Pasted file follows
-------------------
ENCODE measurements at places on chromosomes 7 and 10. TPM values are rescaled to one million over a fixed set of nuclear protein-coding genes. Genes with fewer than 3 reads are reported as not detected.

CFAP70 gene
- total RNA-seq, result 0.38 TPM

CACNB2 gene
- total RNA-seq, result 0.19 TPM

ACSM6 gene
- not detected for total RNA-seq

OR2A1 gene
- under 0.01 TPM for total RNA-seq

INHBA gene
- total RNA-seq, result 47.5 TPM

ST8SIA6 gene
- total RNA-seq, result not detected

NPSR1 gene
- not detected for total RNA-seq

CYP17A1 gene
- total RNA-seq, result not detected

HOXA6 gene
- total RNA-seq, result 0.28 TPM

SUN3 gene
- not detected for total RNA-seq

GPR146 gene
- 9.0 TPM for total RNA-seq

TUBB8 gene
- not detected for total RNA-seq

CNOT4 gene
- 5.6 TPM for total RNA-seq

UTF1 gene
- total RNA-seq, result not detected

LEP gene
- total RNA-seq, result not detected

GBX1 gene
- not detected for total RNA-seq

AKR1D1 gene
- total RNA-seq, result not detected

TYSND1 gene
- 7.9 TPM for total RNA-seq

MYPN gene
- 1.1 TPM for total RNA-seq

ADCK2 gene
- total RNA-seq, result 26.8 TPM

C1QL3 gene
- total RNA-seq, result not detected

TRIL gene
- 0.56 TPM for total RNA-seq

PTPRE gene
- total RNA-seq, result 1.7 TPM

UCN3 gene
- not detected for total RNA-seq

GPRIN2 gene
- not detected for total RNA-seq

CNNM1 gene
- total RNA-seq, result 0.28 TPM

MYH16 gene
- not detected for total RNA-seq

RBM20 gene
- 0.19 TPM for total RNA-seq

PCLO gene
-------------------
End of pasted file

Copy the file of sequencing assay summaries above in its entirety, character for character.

ENCODE measurements at places on chromosomes 7 and 10. TPM values are rescaled to one million over a fixed set of nuclear protein-coding genes. Genes with fewer than 3 reads are reported as not detected.

CFAP70 gene
- total RNA-seq, result 0.38 TPM

CACNB2 gene
- total RNA-seq, result 0.19 TPM

ACSM6 gene
- not detected for total RNA-seq

OR2A1 gene
- under 0.01 TPM for total RNA-seq

INHBA gene
- total RNA-seq, result 47.5 TPM

ST8SIA6 gene
- total RNA-seq, result not detected

NPSR1 gene
- not detected for total RNA-seq

CYP17A1 gene
- total RNA-seq, result not detected

HOXA6 gene
- total RNA-seq, result 0.28 TPM

SUN3 gene
- not detected for total RNA-seq

GPR146 gene
- 9.0 TPM for total RNA-seq

TUBB8 gene
- not detected for total RNA-seq

CNOT4 gene
- 5.6 TPM for total RNA-seq

UTF1 gene
- total RNA-seq, result not detected

LEP gene
- total RNA-seq, result not detected

GBX1 gene
- not detected for total RNA-seq

AKR1D1 gene
- total RNA-seq, result not detected

TYSND1 gene
- 7.9 TPM for total RNA-seq

MYPN gene
- 1.1 TPM for total RNA-seq

ADCK2 gene
- total RNA-seq, result 26.8 TPM

C1QL3 gene
- total RNA-seq, result not detected

TRIL gene
- 0.56 TPM for total RNA-seq

PTPRE gene
- total RNA-seq, result 1.7 TPM

UCN3 gene
- not detected for total RNA-seq

GPRIN2 gene
- not detected for total RNA-seq

CNNM1 gene
- total RNA-seq, result 0.28 TPM

MYH16 gene
- not detected for total RNA-seq

RBM20 gene
- 0.19 TPM for total RNA-seq

PCLO gene